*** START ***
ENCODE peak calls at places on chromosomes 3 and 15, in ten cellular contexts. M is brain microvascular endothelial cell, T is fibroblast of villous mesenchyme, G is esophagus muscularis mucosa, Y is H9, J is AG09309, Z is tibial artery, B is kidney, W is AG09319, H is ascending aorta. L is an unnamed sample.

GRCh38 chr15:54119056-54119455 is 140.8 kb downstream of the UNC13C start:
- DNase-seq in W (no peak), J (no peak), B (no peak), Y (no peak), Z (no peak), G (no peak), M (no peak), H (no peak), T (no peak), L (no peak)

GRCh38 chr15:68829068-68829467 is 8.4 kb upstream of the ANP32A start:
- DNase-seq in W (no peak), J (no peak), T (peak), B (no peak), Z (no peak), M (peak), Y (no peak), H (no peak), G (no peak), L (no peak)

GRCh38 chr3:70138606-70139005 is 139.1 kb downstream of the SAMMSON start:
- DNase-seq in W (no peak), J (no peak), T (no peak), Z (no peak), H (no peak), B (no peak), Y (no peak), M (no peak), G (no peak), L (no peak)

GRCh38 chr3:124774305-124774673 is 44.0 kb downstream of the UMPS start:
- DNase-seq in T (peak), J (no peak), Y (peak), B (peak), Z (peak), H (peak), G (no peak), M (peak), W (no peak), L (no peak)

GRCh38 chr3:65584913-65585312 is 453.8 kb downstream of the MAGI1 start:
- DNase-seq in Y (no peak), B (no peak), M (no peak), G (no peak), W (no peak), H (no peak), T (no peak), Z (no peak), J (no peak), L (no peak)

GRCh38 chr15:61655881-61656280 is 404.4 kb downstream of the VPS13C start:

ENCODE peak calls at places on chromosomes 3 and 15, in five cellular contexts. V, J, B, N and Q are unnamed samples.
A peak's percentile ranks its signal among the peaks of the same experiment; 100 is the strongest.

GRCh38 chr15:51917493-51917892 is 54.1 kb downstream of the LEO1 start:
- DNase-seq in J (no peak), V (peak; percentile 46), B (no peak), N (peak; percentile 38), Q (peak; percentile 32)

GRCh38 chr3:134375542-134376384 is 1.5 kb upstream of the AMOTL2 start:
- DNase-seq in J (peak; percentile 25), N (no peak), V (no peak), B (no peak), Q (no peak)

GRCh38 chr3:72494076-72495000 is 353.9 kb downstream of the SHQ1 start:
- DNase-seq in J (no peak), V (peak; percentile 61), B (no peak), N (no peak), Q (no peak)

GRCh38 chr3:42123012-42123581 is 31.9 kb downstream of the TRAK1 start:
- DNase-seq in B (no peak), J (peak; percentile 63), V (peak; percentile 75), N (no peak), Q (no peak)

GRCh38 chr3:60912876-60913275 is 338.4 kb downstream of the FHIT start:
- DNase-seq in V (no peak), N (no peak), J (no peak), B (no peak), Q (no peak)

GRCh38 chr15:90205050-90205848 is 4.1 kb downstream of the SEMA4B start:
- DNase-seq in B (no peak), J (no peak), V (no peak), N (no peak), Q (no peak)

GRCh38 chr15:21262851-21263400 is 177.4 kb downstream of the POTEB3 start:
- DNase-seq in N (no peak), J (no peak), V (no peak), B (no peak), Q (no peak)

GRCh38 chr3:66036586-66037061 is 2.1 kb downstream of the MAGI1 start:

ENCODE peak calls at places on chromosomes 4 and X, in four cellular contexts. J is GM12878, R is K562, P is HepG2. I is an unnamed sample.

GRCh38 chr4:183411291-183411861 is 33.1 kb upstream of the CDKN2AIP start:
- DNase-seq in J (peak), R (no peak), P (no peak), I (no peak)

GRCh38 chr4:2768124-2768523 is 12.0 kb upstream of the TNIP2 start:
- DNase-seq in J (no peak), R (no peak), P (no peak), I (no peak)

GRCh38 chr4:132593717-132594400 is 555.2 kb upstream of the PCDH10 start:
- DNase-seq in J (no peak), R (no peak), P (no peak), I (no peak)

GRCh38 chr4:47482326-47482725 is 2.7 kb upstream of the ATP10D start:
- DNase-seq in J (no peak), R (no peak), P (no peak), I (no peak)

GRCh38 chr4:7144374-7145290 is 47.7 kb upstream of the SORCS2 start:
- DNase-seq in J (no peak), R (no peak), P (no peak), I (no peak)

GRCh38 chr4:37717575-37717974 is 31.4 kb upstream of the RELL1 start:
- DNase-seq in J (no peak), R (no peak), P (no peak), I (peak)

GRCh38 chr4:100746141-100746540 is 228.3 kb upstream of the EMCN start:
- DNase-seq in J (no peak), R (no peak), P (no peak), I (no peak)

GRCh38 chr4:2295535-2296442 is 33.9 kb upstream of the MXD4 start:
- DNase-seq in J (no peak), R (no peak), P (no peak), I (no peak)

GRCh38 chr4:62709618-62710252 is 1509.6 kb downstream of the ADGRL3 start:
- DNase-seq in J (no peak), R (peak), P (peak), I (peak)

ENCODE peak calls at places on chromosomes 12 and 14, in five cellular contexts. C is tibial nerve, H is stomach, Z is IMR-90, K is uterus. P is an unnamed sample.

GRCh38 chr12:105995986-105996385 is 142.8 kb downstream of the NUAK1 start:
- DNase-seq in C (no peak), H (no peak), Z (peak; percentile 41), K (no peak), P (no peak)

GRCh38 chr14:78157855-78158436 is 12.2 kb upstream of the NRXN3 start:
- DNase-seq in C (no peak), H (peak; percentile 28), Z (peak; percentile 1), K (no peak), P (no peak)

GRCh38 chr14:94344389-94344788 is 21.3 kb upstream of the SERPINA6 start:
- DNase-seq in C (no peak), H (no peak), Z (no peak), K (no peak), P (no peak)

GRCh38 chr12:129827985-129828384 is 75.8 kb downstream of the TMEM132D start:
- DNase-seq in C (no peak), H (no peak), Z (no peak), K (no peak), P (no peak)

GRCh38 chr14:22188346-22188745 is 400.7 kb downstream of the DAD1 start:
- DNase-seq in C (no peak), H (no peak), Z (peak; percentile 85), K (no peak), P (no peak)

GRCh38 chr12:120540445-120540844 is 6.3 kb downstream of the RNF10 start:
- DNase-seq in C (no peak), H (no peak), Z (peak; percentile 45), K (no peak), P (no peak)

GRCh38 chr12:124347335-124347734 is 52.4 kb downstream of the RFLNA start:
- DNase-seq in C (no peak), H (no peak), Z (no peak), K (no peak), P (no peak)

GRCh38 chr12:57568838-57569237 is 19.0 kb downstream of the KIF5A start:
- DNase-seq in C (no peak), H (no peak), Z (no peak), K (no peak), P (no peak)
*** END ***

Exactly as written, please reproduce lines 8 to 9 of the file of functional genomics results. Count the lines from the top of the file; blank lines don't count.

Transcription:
GRCh38 chr3:124774305-124774673 is 44.0 kb downstream of the UMPS start:
- DNase-seq in T (peak), J (no peak), Y (peak), B (peak), Z (peak), H (peak), G (no peak), M (peak), W (no peak), L (no peak)